us by noting that you have taken
off the old self with its practices, and have put on the new self. Saint Paul
These contrasting images distinguish the life of one whose life is hidden with Christ in God from the life of one whose life is not thus hidden. What would this latter person’s life look like? The person who constantly thinks of what is on earth, who has not taken off the old self with its practices, who stores up treasure for himself but is not rich in what matters to God… talks to himself a lot. What does he say to himself? He repeats to himself… over and over… “Now as for you, you have so many good things stored up for many years, rest, eat, drink, be merry!”
But as the years wear on, and this person wears down, he ceases to believe his own words. He ceases to believe in himself. He becomes the man of our First Reading—Qoheleth—who finally recognizes, with honest courage, that his life—as he has lived it—is nothing but vanity of vanities! For him, in his old self, [a]ll things are vanity!
When Jesus stands face to face with Qoheleth—when the Gospel is proclaimed to those whose lives echo Qoheleth—how does Jesus move Qoheleth and his followers to take off the old self with its practices and… put on the new self? The answer, in one word, is… death: the death of Christian Baptism, the death of rejecting sin, and the death of Christian asceticism. This may not sound optimistic. It may sound gloomy to say that our salvation is found in death. It may sound gloomy to say that vanity is dispelled and meaning is found, by entering freely into the death of Christ.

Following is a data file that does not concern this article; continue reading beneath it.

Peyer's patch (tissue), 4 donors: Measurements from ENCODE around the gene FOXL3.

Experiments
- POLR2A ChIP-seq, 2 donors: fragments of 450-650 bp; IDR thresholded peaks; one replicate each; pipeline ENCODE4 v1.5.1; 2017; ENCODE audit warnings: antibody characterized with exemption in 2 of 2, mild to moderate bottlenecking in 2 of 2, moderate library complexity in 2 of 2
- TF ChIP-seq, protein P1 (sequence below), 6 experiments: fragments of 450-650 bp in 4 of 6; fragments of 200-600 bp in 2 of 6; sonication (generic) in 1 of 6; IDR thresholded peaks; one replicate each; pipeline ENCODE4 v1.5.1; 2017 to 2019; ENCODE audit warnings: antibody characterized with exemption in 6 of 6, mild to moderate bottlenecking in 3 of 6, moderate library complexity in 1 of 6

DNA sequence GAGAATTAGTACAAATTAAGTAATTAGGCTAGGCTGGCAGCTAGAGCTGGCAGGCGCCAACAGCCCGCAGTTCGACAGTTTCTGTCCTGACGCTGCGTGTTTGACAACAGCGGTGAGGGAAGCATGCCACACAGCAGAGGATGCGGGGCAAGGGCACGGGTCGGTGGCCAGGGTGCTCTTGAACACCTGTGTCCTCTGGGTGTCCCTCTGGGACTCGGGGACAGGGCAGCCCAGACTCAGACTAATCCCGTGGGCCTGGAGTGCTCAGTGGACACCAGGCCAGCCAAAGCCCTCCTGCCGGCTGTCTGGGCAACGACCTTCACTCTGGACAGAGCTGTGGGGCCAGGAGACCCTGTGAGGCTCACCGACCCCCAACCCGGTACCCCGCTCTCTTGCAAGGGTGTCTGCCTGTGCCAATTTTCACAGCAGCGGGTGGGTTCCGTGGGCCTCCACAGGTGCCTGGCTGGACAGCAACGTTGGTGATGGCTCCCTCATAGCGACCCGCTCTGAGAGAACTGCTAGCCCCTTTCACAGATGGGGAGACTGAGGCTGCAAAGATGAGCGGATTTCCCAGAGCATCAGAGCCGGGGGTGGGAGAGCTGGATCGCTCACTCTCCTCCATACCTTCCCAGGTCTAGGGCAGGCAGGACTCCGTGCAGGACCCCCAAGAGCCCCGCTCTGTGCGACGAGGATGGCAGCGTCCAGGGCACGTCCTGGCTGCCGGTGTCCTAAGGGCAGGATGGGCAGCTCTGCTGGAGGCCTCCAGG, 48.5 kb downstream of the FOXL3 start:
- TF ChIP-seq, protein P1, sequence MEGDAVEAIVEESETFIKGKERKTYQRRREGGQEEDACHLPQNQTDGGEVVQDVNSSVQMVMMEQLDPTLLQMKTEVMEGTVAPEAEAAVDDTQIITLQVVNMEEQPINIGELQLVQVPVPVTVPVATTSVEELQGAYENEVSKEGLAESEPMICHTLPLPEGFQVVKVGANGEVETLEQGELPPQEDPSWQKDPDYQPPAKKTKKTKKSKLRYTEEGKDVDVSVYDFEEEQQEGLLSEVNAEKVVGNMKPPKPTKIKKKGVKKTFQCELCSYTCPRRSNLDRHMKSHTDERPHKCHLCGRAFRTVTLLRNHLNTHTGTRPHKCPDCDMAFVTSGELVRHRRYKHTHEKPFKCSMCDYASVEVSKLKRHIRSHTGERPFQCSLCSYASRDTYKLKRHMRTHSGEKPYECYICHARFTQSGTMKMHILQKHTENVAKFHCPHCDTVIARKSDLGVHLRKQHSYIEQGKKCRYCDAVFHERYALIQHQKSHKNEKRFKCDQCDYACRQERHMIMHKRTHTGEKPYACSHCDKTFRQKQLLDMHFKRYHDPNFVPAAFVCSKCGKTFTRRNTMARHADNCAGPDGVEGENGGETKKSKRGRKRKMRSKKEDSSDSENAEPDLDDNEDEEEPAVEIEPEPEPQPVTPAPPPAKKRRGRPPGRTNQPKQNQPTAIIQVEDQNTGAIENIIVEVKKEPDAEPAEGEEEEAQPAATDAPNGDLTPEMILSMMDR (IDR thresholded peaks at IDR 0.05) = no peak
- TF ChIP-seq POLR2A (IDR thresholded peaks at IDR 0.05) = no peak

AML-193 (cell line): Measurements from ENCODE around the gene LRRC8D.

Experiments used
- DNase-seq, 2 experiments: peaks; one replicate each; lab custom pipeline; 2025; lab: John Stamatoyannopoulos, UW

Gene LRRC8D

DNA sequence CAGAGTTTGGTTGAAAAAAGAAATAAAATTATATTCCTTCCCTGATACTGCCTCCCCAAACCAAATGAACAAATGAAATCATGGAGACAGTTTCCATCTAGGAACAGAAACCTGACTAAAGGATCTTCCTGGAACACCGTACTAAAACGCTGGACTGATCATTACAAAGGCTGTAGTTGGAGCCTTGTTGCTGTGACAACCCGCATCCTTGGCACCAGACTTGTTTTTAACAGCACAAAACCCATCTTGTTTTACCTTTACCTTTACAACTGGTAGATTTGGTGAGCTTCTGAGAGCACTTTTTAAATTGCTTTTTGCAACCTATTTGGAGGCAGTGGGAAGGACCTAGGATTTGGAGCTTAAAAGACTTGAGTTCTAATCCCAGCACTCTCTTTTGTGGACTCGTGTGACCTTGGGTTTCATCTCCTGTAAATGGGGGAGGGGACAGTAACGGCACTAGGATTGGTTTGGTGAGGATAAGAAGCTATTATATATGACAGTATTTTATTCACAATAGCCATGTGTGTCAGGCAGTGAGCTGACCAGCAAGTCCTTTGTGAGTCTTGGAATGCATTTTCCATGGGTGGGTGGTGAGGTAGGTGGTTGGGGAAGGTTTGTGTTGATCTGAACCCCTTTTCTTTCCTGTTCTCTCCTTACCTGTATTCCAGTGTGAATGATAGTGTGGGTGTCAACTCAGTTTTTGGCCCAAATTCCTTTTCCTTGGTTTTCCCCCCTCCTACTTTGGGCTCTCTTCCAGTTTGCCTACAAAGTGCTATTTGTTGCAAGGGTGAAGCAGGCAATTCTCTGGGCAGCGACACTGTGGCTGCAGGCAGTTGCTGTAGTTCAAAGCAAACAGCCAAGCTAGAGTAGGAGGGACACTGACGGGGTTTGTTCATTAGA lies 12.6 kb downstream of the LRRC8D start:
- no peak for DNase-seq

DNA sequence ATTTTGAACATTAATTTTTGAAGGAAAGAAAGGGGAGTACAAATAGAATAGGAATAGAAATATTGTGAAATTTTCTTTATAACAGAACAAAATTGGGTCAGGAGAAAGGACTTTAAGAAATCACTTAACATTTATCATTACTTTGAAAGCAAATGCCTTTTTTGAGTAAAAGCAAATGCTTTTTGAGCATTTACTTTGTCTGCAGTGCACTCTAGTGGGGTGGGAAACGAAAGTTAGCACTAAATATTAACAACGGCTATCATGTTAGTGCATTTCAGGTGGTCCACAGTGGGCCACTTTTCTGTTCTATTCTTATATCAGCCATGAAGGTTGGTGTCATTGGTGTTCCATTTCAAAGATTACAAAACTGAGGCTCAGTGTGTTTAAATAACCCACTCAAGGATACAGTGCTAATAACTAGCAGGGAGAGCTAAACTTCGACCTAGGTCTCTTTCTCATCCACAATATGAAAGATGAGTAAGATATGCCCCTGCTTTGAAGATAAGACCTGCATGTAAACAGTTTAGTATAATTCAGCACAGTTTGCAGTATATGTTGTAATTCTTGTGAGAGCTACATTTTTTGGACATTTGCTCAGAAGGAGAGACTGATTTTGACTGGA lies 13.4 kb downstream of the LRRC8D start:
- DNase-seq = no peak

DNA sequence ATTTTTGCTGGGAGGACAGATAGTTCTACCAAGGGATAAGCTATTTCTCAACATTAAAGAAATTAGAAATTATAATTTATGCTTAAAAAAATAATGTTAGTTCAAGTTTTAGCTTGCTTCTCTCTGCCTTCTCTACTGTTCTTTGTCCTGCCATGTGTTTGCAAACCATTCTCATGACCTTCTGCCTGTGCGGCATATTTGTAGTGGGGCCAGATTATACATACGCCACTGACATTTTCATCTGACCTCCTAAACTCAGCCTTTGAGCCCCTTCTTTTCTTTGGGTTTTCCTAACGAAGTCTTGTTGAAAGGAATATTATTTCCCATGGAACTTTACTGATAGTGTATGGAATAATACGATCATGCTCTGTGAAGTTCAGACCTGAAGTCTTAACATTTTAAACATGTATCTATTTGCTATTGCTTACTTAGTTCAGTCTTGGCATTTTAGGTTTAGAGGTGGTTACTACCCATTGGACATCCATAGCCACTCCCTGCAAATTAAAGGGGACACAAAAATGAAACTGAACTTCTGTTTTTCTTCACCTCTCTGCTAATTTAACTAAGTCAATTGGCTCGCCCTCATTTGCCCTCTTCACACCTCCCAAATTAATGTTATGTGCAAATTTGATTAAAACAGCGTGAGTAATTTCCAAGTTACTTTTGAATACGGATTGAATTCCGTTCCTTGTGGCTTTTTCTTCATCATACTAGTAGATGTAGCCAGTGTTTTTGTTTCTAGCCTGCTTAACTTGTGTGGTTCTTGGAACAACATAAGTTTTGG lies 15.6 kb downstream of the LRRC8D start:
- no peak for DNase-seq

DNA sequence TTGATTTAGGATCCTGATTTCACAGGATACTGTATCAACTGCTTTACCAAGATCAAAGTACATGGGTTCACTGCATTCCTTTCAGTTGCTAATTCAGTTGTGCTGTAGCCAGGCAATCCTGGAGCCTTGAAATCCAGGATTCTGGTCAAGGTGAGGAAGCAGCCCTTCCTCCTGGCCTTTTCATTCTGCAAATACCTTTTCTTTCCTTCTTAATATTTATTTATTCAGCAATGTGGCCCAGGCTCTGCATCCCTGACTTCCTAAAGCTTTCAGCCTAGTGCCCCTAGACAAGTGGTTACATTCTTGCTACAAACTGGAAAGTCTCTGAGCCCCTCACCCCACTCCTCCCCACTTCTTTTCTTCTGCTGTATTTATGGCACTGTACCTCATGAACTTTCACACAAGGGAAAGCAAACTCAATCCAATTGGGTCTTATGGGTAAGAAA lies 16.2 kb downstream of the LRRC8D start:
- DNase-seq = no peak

But when you hide your life with Christ in God, by entering into the death of Christ, God opens up your life. God first, through your Christian Baptism, pours into your life the graces that make you His child. He makes you a member of Christ’s Body, the Church. You, secondly, reject sin: you take off the old self with its practices of sin. You, thirdly, through your Christian asceticism, put to death the good things that you are otherwise free to enjoy.
You put on Christ. You clothe yourself in Christ. As Christians, we live in this world, but are not of the world. We live amidst things that will pass away. But in our souls, we bear the grace that poured forth from Jesus on
Calvary, and that
pours forth from Jesus in the Eucharist.
This grace, in which is hidden what matters to God, is the grace that
will carry us aloft, through this world, into a joy that will